Too much is at stake, leading to formulaic plot filler and exposition that snuff out the spark of the early scenes.
Ron Howard’s adaptation retains the essential inanity of author Dan Brown’s source material.
To have the film’s youth restored in a new HD transfer is, like you at the L’Oréal counter, worth it.
Paramount’s Blu-ray has both brawn and brains, but as a reboot, Jack Ryan: Shadow Recruit is a largely retrograde mission.
In keeping his actors on his sober-yet-buoyant plane, Kenneth Branagh presents a convincing romance that doesn’t stall the film’s brisk clip.
Now a 20-year-old antique slapped with a superfluous 3D transfer, Jurassic Park still has the power to amaze.
This is a necessary package for any fan of the franchise.
A geriatric summer adventure in which the appearance of action takes the place of the real thing.
Kingdom of the Crystal Skull may not be Raiders of the Lost Ark, but it’s hardly Spielberg and Lucas raping your childhood hero.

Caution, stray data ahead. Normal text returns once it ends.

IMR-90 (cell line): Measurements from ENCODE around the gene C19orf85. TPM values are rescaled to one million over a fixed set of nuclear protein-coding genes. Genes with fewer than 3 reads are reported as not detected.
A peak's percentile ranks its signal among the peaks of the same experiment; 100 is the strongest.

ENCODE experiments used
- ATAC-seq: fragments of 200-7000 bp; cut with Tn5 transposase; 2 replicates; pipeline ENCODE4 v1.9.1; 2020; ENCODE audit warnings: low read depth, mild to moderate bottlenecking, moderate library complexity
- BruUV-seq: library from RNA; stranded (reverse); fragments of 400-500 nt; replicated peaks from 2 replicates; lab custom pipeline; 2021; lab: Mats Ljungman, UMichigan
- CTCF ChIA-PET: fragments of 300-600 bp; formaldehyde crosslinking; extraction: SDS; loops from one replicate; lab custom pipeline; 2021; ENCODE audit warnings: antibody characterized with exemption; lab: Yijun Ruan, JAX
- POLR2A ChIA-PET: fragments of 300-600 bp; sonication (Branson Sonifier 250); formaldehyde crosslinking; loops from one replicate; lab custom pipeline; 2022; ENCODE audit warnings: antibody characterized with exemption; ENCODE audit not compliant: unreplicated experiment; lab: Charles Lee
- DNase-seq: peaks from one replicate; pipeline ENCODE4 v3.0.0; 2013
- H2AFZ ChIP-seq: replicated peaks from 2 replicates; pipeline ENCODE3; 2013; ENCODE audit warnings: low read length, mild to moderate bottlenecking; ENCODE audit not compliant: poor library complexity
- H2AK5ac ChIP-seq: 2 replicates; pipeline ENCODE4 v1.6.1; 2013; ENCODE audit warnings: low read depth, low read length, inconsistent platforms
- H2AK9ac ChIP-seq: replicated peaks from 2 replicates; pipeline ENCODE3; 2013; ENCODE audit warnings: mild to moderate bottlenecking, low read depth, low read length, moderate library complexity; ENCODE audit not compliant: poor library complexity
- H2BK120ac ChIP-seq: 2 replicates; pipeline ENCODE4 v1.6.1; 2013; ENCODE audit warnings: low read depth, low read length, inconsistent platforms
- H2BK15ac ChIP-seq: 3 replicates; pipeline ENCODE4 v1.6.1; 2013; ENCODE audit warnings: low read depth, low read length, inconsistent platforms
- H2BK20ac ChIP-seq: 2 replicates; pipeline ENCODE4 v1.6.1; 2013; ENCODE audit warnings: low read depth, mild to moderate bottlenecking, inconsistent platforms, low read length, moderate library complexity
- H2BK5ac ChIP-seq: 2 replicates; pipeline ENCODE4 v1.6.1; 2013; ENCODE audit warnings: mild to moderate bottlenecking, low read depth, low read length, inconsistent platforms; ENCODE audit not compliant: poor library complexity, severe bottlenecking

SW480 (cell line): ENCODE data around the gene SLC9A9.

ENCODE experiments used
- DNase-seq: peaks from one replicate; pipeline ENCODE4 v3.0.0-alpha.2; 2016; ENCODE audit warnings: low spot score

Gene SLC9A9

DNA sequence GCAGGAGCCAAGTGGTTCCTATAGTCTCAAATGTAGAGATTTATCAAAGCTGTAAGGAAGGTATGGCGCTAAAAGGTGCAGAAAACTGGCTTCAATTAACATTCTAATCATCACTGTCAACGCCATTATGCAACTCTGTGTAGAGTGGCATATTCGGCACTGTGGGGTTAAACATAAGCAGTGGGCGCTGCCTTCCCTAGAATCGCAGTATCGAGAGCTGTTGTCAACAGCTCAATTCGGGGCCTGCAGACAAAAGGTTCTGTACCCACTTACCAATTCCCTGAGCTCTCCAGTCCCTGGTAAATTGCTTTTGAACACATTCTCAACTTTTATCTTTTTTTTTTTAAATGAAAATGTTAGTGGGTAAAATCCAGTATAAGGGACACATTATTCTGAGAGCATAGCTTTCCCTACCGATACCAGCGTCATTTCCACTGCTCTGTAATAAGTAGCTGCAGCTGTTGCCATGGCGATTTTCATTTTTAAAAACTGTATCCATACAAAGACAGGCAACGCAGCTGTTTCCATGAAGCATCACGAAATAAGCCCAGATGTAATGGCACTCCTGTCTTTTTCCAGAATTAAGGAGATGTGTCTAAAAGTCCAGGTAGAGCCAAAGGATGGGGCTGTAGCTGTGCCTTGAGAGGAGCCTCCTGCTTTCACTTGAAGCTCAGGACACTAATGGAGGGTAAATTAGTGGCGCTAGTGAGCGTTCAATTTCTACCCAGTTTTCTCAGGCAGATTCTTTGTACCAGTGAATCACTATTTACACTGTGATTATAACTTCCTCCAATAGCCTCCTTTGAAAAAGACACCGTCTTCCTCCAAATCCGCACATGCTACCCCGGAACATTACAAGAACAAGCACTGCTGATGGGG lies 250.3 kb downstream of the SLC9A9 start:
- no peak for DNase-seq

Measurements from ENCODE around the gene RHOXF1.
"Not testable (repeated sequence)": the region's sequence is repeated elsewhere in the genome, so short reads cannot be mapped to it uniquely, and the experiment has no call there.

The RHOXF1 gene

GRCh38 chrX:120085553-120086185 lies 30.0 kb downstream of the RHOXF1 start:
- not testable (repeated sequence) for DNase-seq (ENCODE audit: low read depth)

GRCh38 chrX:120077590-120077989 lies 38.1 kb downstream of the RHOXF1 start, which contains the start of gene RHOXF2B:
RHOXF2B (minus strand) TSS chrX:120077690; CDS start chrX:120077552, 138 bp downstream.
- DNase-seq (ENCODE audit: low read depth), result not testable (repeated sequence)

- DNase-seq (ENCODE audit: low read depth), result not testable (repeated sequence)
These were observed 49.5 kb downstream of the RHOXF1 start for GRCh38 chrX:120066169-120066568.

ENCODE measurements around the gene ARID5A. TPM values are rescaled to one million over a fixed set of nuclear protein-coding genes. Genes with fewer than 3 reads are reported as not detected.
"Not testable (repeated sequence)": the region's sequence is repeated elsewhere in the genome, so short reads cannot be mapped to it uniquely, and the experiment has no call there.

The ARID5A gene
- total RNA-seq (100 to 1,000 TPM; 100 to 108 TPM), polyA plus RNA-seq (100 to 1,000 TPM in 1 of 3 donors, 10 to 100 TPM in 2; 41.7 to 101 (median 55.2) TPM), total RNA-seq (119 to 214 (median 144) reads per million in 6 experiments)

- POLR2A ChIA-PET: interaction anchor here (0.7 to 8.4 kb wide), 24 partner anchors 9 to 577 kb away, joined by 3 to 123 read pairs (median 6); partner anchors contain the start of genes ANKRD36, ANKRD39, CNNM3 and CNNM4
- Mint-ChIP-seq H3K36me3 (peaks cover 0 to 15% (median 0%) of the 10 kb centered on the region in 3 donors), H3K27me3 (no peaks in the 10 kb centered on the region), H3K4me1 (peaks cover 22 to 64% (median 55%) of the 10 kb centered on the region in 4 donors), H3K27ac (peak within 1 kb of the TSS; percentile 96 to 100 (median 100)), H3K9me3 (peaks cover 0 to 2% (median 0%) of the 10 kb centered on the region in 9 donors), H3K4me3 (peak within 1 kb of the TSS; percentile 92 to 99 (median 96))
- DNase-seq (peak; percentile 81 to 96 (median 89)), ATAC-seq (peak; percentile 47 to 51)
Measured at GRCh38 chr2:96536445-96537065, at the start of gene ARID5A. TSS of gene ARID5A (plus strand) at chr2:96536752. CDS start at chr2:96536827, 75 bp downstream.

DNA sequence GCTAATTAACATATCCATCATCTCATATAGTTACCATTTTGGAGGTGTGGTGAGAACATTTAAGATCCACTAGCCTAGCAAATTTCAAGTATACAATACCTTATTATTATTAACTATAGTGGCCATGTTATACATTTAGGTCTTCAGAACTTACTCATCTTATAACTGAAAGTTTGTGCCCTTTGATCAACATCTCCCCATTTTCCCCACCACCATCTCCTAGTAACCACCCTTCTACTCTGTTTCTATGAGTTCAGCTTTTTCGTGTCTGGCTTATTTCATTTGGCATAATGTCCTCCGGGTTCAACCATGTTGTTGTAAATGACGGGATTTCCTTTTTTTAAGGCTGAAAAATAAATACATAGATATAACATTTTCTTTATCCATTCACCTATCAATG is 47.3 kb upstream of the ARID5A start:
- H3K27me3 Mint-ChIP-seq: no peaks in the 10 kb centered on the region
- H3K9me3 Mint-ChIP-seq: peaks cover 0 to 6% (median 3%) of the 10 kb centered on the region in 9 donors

Ricky Gervais’s cutting bon mots and regular bouts of indignant stammering keep the film more dry and sharp than broad and squishy.
At times, the film proves that it can classically rock, and an automotive chase through and around the Yale campus has some especially ecstatic get-up-and-go.
In its own way, the film is just as stylized a take on the crime genre as something like Warren Beatty’s Dick Tracy.
Unlike most action films, Mission: Impossible’s distinct appeal operates not so much on suspense but on improbability.
Don’t know what bible-thumpers will think of the older sister’s incestuous feelings for her brother, but Zathura is still a film most families should be able to get behind.
Spielberg’s film is a disaster movie that loves the human race.